4 Treatments to Consider if You’re a Tooth Grinder

Chronic teeth grinding or bruxism primarily occurs at night while someone is sleeping but causes horrible consequences when they wake. The subconscious act of grinding the teeth or clenching the jaws leads to several temporary or permanent health problems. A few of the problems that someone experiences from bruxism include loss of dental enamel, jaw pain and severe headaches. Finding effective ways to avoid tooth grinding while someone is sleeping is essential to improve their quality of life


Botulinum Toxin

New studies by researchers indicate that botulinum toxin can help to stop nighttime tooth grinding by paralyzing muscles located near the jaw joint. Mild forms of Botox are injected in the muscles of the face that help people to chew. Because a low dosage of botulinum toxin is used, it is still possible for someone to consume food but muscle clenching while sleeping is reduced. Several injections are required on each side of the face, and the effectiveness of treatments can last as long as three months.


Occlusal Splints

Dental guards or occulsal splints are commonly used to protect the teeth during sport activities, but the devices are also effective for bruxism. Dental guards are custom-made by a professional orthodontist with experience in treating teeth grinding. A computer image is made of the patient’s facial bone structure and teeth to create a mold for a dental guard that covers all or part of the teeth. This dental appliance is meant to prevent cracked enamel and pain in the temporomandibular joint.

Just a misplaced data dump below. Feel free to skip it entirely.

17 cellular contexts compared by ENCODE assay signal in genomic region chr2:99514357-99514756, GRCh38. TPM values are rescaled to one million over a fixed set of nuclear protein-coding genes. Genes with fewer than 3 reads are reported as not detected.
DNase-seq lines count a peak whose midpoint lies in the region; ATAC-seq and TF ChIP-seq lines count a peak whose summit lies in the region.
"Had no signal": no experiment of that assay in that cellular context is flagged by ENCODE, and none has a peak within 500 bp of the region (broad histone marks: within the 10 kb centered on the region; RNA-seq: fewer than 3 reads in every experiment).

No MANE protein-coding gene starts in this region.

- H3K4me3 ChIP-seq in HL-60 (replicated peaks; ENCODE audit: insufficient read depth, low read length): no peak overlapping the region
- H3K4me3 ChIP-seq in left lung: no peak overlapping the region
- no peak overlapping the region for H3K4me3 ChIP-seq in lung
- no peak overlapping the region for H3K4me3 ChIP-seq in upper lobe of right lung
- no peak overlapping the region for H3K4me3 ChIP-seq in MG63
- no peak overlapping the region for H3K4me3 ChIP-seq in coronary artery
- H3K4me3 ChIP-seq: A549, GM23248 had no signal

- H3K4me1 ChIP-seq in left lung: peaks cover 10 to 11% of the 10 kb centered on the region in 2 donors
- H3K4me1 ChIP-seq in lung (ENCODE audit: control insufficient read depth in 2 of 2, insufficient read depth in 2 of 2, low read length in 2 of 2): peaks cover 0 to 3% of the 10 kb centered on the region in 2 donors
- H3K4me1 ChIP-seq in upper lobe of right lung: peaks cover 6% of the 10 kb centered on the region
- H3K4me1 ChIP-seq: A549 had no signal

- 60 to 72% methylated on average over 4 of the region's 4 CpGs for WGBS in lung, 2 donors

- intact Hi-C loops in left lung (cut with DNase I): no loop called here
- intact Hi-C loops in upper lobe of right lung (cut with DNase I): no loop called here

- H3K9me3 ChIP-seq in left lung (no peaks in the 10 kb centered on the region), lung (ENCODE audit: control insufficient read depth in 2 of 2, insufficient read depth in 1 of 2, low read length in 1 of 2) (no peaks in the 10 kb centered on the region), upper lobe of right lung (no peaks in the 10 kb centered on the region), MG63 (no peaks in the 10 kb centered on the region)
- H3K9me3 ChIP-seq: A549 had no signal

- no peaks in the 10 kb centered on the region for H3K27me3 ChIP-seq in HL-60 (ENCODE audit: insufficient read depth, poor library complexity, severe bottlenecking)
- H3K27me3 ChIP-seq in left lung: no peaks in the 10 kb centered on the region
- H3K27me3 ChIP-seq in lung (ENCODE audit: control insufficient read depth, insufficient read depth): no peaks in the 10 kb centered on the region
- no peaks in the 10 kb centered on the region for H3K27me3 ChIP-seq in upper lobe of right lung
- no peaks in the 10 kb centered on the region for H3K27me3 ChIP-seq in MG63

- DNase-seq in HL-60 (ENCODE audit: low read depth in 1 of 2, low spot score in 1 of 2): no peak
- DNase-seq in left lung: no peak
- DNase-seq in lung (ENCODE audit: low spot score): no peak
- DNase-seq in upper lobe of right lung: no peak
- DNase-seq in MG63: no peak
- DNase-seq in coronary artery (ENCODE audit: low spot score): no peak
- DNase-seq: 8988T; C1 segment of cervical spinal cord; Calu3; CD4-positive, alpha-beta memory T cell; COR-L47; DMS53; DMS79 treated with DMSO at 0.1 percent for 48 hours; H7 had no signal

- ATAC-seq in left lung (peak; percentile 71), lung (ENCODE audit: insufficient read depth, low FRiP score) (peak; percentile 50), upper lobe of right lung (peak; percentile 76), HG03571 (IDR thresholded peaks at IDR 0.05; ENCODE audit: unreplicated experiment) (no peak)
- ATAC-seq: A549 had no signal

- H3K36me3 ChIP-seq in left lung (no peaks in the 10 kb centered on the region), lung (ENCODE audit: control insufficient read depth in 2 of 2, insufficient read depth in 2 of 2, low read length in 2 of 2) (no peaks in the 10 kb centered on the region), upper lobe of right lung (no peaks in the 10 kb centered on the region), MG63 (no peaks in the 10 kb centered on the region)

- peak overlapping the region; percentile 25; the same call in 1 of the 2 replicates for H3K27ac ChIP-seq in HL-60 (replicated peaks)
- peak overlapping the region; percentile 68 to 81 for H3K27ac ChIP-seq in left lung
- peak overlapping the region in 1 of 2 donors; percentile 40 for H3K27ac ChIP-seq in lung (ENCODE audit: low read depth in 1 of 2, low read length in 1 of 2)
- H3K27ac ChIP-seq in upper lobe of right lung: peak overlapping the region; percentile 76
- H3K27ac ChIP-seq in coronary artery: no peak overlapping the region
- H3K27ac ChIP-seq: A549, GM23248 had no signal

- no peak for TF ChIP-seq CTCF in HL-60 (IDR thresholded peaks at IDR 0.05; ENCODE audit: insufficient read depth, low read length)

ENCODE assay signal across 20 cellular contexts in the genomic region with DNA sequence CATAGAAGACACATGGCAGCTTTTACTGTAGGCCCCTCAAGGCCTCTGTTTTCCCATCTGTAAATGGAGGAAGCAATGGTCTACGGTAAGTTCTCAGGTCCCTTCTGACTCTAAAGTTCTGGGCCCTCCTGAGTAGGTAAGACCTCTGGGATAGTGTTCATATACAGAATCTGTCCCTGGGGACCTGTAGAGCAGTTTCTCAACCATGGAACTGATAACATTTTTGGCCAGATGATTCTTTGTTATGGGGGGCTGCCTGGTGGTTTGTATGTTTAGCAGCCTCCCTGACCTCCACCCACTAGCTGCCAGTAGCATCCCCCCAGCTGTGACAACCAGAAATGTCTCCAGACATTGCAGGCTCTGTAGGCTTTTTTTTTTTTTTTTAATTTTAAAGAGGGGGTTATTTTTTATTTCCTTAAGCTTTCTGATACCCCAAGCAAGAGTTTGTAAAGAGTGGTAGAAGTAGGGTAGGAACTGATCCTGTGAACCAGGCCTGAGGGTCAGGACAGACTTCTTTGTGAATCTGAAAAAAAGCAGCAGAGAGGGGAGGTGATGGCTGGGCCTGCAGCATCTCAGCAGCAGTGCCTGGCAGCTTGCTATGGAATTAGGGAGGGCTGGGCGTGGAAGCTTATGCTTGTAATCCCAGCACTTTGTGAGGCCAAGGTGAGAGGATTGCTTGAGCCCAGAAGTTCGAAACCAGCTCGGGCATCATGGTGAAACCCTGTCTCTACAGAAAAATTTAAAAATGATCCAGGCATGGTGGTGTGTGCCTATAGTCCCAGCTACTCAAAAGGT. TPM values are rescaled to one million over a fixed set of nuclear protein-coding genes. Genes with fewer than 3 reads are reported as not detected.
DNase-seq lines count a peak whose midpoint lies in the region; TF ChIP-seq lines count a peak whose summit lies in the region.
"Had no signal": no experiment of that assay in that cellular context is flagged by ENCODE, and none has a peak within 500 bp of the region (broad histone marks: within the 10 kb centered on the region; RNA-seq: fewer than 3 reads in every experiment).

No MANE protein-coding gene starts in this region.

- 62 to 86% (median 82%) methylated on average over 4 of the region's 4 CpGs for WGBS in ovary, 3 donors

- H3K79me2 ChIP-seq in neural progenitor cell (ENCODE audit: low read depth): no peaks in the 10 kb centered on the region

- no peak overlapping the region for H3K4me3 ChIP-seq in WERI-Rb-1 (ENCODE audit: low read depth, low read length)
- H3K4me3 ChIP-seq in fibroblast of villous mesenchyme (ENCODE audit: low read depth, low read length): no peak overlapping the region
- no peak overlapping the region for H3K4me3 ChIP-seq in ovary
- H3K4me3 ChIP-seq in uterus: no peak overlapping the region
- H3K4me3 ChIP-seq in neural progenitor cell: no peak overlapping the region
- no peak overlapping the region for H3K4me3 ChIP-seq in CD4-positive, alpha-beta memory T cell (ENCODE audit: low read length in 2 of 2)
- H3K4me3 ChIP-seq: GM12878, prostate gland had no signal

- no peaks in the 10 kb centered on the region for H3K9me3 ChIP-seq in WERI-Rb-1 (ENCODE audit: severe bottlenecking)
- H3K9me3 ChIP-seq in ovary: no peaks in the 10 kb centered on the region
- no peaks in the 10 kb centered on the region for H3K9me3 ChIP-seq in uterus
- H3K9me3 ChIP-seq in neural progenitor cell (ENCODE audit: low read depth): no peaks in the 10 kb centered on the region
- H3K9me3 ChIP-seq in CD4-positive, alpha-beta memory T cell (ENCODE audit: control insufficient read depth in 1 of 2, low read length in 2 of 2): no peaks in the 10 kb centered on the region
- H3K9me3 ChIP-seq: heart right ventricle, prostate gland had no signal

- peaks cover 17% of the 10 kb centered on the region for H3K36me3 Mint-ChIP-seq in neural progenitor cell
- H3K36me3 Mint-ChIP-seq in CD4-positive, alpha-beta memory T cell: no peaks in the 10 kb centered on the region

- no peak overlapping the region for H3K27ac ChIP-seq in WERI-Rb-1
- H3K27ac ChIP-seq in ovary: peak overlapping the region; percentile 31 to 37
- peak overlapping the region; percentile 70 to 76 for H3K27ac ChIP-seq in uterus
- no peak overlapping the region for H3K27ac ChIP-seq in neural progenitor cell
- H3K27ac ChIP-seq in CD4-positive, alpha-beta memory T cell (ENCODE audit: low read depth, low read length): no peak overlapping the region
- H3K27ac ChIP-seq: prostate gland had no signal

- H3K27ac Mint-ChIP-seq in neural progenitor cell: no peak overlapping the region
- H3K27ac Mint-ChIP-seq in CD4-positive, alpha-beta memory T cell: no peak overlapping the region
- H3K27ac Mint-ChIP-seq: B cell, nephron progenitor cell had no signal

Biofeedback Techniques

An additional treatment for teeth gnashing at night is using biofeedback techniques to retrain an individual to avoid this habit. Methods include monitoring of the muscles with mechanisms to wake an individual who is clenching their jaw or grinding teeth while sleeping. A mouth guard with an unpleasant tasting substance that is released during bruxism can change the subconscious mind’s behavior that leads to teeth grinding. Biofeedback therapy can take several months of treatment to change the habit of bruxism.


Prescription Medications

There are a variety of prescription medications including anticonvulsants, muscle relaxants and antidepressants that may help to reduce or stop teeth grinding or bruxism at night. Trial and error by a physician is required to determine the best medication for each patient, depending on their other health conditions such as high blood pressure or diabetes mellitus. A physician from Paramount Dentistry must choose a medication carefully to relieve teeth grinding that does not cause side effects such as insomnia, nausea or dry mouth.


Seek Immediate Treatment for Bruxism

Many individuals are unaware they are grinding their teeth at night until a dental examination reveals damaged enamel in particular areas of the mouth. An individual may visit a Paramount Dentistry physician for other problems that occur from chronic bruxism such as earaches or neck pain. Occasionally, a family member or friend notices the teeth gnashing first due to the noise it makes as someone is sleeping. Immediate treatment is needed for nighttime teeth grinding to avoid permanent damage to dental enamel.

the author

Meghan Belnap is a freelance writer who enjoys spending time with her family. She also enjoys being in the outdoors and exploring new opportunities whenever they arise as well as researching new topics to expand her horizons. You can often find her buried in a good book or out looking for an adventure.

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